Behind the fame and glory is the fear of what is yet to come. In every fight Manny Pacquiao—our “Pambansang Kamao” (The National Fist)—engages, his mother, wife, children and supporters are subjected to a roller coaster ride, at times chanting “Manny, Manny, Manny.”
However, in between the rallying and rooting for their idol, is this prayer that nothing serious would happen to him.
In every boxing match won they count the blessings, the fame, and the monetary reward that comes with the belt. When he loses like in the last bout with Cuban boxer Yordenis Ugas, they pray that their idol retire.
Paquiao’s mother, Dionisia, prior to and during each fight, is on her knees praying that her son be spared from anything serious or any life-threatening condition. Senator Manny has been in the ring 77 times. Imagine the emotional stress his beloved mother suffers in every fight. I think it is time for Pacquiao to hang those gloves and give his mother some peace of mind in the twilight years of her remaining life. I am a mother and I know exactly how it is to be subjected to any stress when it comes to the safety of my son.
The abovementioned advice comes from me, a boxing enthusiast, who knows the dangers of constant blows to the head suffered by boxers. The American Association of Neurological Surgeons reported that 90 percent of boxers sustain traumatic brain injury during their career including possible eye injuries and brain diseases.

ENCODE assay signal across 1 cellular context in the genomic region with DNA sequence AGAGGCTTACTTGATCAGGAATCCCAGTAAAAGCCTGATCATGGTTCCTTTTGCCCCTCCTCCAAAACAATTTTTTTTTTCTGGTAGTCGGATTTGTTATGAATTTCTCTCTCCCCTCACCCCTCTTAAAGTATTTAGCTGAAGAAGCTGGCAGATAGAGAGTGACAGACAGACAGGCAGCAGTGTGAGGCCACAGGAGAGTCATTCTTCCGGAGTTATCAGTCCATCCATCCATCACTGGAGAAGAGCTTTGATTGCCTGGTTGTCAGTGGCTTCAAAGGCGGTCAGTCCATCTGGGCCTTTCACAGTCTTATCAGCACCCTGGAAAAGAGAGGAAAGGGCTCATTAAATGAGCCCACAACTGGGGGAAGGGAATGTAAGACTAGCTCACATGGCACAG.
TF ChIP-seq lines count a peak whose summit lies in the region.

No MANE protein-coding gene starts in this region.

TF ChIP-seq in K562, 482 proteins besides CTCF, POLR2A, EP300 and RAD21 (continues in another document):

Very Well Fit cited the Muhammad Ali Boxing Reform Act that seeks to minimize the dangers. We all know what happened to Ali.
“When a boxer gets a direct blow to the head, it is like being hit by a 13-pound bowling ball travelling at 20 mph which is 52 times the force of gravity. A blow can damage the surface of the brain, tear nerve networks, cause lesions or bleeding, or produce large clots within the brain.”
Furthermore, the website reported: “Ex-boxers are more vulnerable to the natural aging of the brain and diseases of the brain. They may be more likely to suffer diseases such as Alzheimer’s and Parkinson’s disease.” This may be the reason why there are a number of medical professionals who believe that more legislation is required to further protect boxers, especially professionals in this sport.
Our Pambansang Kamao is 42 years old. Boxing analysts have observed that in his recent fight against Ugas, Paquiao’s punches were not as hard and his footwork was not as quick.